A Glenavon community hub is fostering connections through a united interest in growing vegetables. Last September, Tevita and his mother Annuncia were one of 30 families who signed up to the Glenavon community hub, helping rake leaves and build a raised garden bed. Since then, Tevita has returned weekly, learning different plant species, how to grow vegetables and most recently, installing a number of garden beds at his family’s home
The Glenavon Backyard Garden Project supports the Glenavon community to both discover and nurture their passion for gardening through not only providing sustenance for the gardeners but for the wider community. Hub Coordinator, Eva Wongchiu, explains.
“Gardening teaches lessons beyond the fundamentals of how to grow and harvest vegetables. Earlier this year, while harvesting from the Hub garden, Tevita discovered a large marrow. Rather than keep it for himself he offered the marrow to a family in the community. It was a joyful experience for everyone.”
“The gardening and compost workshops provided at the hub were not only a stepping point for families to start developing their gardening knowledge, but also helped establishing connections between the community and new members.”
In early January, Tevita was introduced to garden volunteer, Richard Stirling, and the pair have since banded together, with Richard taking on the role as Tevita’s gardening mentor.
More recently, the pair set the lofty goal of building raised garden beds at Tevita’s family home. After spending hours removing concrete slabs, clearing debris and weeds, Tevita and Richard are now ready for the next stage of protecting the gardens from chickens and pūkeko before planting new crops.
Tevita says the best thing about gardening is being able to bring home the vegetables for his family.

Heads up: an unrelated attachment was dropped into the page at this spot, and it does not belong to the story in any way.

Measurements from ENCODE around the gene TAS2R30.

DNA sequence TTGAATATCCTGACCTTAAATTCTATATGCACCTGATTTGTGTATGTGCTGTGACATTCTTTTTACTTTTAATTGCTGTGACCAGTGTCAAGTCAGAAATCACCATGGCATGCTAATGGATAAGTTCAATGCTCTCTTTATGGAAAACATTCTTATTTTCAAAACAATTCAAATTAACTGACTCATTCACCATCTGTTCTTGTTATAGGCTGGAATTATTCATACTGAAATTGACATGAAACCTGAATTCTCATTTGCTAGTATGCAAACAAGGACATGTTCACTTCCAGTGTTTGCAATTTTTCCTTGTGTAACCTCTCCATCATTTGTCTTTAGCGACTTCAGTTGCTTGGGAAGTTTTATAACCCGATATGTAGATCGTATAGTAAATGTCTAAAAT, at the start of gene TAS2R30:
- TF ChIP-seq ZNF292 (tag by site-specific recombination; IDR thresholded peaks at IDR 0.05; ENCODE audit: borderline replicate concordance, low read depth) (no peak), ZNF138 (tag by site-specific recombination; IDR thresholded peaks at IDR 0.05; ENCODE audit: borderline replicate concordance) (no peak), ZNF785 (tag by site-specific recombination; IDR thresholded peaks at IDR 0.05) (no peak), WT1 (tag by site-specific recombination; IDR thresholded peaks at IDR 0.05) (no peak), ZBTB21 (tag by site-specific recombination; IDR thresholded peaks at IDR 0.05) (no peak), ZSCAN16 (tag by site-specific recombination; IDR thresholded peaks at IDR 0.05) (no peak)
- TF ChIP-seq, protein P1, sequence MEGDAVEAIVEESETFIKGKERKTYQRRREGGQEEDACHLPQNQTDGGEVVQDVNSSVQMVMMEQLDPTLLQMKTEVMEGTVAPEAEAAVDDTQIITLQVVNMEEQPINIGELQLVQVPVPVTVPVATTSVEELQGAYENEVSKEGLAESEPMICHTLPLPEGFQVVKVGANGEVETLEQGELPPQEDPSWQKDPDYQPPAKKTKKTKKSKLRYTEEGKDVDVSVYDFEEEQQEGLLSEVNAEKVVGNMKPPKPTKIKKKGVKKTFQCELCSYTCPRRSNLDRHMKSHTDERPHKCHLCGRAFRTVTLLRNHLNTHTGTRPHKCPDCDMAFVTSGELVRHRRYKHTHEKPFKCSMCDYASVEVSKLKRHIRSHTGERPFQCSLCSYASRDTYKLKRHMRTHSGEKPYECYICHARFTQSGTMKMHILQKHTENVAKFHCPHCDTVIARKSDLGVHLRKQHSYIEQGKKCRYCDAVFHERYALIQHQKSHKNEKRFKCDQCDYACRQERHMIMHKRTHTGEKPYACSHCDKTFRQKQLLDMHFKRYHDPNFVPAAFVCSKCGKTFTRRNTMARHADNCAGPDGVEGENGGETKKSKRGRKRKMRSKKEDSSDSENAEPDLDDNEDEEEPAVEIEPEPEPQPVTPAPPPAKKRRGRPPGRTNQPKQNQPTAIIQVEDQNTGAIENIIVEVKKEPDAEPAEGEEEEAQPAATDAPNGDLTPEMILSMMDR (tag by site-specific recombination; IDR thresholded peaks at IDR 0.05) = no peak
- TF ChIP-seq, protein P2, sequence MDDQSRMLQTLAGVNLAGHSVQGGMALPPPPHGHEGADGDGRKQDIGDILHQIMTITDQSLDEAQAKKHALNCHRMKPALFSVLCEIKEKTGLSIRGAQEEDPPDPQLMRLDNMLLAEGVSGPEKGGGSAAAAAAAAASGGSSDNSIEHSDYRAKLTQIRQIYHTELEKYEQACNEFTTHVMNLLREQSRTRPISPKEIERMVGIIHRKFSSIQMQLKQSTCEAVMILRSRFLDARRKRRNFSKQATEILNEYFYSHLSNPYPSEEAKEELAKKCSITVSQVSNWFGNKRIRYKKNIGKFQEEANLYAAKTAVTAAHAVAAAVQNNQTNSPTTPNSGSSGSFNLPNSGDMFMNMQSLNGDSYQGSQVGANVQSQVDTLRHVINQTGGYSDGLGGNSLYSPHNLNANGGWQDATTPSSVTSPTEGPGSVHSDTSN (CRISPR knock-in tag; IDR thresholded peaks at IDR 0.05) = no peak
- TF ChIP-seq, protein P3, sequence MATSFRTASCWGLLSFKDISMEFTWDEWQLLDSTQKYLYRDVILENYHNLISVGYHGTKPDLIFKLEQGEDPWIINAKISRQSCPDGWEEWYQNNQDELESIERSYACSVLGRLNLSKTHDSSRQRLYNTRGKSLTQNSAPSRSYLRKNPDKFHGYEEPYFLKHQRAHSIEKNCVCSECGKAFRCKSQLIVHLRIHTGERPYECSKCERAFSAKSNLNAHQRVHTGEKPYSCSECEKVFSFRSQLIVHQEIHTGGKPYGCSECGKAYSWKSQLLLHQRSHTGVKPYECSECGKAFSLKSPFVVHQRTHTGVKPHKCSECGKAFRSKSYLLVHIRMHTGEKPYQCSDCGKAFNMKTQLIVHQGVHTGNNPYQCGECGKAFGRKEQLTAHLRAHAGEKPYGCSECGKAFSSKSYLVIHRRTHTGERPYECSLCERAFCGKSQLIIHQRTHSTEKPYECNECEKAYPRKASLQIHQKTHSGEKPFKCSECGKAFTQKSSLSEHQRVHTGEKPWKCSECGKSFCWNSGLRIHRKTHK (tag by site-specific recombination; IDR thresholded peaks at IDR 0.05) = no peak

“Gardening is cool because it’s my first time gardening and I get to learn how to do it with other people.”
Healthy Families Waitākere Systems Innovator, Michele Eickstaedt, says community garden hubs are uniquely positioned to grow a community’s sense of connectedness and belonging.
“The Glenavon Community Hub serves a small, ethnically diverse community of around 6,500 people, about 500 households located in between Blockhouse Bay and Avondale. It’s the heart of the community, making a real difference to the people who live here.
We understand garden hubs to be unique places which not only benefit health and wellbeing, but also build community connection, enhance life skills and build local sustainability and resilience.
Through the generosity of gardening volunteers, Tevita and children like him are learning a life skill so one day, they can build their own community garden, and pass this skill on to the next generation.”
Since 2016, Healthy Families Waitākere has supported the Backyard Garden Project in the development of nearly 200 garden hubs across West Auckland. The team have backboned the initiative through bringing key stakeholders together to collectively create greater impact for the community. Stakeholders include: Compost Collective, Community Waitakere, local gardening champions, schools, community hubs and Auckland Council.
Each garden hub is intentionally positioned in places where people spend their time including; childcare centres, schools, workplaces and parks. Each garden hub is equipped with the tools needed to deliver a range of gardening workshops to community, whilst also building neighbourhood connections.
Thanks to Auckland Council for providing funding to support the coordination and development of garden hubs across West Auckland.